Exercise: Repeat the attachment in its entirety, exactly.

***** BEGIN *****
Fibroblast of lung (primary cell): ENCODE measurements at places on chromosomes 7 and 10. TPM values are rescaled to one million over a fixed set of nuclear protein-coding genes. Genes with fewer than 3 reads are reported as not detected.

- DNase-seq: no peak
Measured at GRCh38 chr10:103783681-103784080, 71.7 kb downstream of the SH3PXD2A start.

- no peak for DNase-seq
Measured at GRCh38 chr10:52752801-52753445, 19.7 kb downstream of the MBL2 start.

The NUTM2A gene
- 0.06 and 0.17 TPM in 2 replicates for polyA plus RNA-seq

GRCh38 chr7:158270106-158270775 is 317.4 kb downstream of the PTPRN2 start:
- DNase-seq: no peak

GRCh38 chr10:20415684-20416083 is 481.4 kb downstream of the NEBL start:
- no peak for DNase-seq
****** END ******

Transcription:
Fibroblast of lung (primary cell): ENCODE measurements at places on chromosomes 7 and 10. TPM values are rescaled to one million over a fixed set of nuclear protein-coding genes. Genes with fewer than 3 reads are reported as not detected.

- DNase-seq: no peak
Measured at GRCh38 chr10:103783681-103784080, 71.7 kb downstream of the SH3PXD2A start.

- no peak for DNase-seq
Measured at GRCh38 chr10:52752801-52753445, 19.7 kb downstream of the MBL2 start.

The NUTM2A gene
- 0.06 and 0.17 TPM in 2 replicates for polyA plus RNA-seq

GRCh38 chr7:158270106-158270775 is 317.4 kb downstream of the PTPRN2 start:
- DNase-seq: no peak

GRCh38 chr10:20415684-20416083 is 481.4 kb downstream of the NEBL start:
- no peak for DNase-seq